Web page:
We recently hosted over 100 clients from the health sector to challenge ourselves: Can we and should we be doing more to improve quality and safety outcomes in our health system?
On Thursday morning we were delighted to host over 100 clients from the health sector to challenge ourselves: Can we and should we be doing more to improve quality and safety outcomes in our health system?
Our highly engaged panel - Captain Rod Stone (international pilot and trainer), Dr John Wakefield (Deputy Director General Queensland Health Clinical Excellence Division) and Mr Trent Dean (Head of Clinical Governance, Royal Flying Doctor Service, Queensland) – took up this challenge with gusto drawing on their combined experience to focus on useful parallels between health care and aviation.
Each of our experts readily acknowledged that there is not always a direct correlation between aviation and health. Not all parts of aviation are as safe as the big commercial airlines. Some parts of health such as anaesthetics and blood products are already at sigma 6 level having pioneered high reliability practices in health and many highly trained clinicians work tirelessly with excellent outcomes, However, the health system has struggled to reduce the rate of avoidable injury to patients.
During our panel session, Dr Wakefield's set of analogies provided a lively illustration of the things we might learn from an ultra-safe industry such as aviation:
“If hospitals could fly, would we ….
- put the trainee in charge of the plane?
- send the flight crew out in the cockpit without instruments that actually helped all of them know how the plane was responding to their actions, in real time?
- start a flight without a careful briefing of all the team including rare but dangerous risks, every time?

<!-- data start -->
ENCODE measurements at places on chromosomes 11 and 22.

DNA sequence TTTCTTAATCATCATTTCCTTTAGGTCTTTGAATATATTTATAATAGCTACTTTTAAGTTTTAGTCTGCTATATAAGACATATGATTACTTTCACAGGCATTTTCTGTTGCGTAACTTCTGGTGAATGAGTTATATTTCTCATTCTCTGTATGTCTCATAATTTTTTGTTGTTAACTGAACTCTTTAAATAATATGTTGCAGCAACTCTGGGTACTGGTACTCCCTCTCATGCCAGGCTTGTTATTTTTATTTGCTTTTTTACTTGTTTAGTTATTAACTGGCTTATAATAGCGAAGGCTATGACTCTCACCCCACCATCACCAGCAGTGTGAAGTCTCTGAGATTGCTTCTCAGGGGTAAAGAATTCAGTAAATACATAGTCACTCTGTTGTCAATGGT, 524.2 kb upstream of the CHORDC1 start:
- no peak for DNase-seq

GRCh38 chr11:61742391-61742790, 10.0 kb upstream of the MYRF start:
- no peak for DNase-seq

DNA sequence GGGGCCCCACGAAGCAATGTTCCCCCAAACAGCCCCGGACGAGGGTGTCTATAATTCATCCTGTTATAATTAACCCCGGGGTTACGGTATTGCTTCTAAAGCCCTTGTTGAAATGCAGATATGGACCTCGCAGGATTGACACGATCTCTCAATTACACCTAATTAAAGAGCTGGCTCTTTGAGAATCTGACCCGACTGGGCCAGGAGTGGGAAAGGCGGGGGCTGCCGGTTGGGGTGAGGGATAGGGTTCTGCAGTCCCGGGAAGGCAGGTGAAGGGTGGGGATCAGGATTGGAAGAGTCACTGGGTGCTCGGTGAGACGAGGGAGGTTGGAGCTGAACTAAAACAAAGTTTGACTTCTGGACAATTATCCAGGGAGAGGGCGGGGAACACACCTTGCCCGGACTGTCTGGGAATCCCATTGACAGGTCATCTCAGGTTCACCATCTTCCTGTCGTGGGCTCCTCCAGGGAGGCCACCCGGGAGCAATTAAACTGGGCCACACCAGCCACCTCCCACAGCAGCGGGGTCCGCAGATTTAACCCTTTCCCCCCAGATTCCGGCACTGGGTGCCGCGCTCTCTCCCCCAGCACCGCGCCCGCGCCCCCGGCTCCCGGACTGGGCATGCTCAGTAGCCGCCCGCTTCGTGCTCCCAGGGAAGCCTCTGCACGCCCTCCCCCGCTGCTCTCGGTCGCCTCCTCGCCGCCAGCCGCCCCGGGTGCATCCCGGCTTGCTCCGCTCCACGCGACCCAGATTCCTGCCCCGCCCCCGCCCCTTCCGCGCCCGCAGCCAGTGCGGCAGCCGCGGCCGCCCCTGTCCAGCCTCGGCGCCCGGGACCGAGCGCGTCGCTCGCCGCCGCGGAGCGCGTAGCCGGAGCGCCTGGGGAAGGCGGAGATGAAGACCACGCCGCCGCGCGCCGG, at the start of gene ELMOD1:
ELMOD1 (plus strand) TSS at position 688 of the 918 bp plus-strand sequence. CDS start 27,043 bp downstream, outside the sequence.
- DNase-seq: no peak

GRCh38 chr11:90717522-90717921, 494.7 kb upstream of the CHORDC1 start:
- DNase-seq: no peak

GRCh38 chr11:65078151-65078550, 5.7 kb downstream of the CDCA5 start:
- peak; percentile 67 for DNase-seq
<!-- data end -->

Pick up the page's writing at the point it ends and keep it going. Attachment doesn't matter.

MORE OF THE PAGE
- when talking to the control tower or our cockpit crew, assume that our staff were born with skills in 'closed loop' communication?
- use simulation as a plaything for the curious, rather than a means of determining competency to fly, for everyone, with no exceptions?
- assume that a commercial pilot licence qualification gained 20 years ago would equate to competency to fly today?”
On this last point, Captain Stone's insights into the rigorous pre-selection processes for pilots, command and leadership training and the demands of ongoing assessment (every 12 weeks for both motor skills and behavioural skills to maintain your pilot licence) provided a thought provoking parallel to current training and assessment practices in the health sector. The significant weight placed on training in leadership, teamwork and the acceptance of human fallibility was evidenced by Captain Stone’s attitude towards his crew:
“You have to give them permission to tell you that something is wrong…. At the end of the flight I shake hands and say thanks for looking after me.”
Trent Dean highlighted some of the high reliability practices already in place at RFDS Queensland, an organisation which, usefully for our seminar, neatly combines the realities of delivering health and aviation services. RFDS is developing various simulation training tools and introducing a system of peer review for its consultant doctors. The organisation is also uniquely placed to draw on the customer experience in aviation to inform its patient experience model. Other useful parallels raised by each of the panel members included the value of having a single regulator with enforcement powers for safety in aviation and the challenges of building a “just culture” where self-reporting is applauded and reckless or wilful behaviours are sanctioned.
The audience was challenged by our panellists about the choices we make in relation to safety and our own appetite for change. How prepared are we to contest deeply held beliefs about individual autonomy and to insist on robust, accountable cultures within our organisations in order to drive up reliability in quality and safety in the health sector?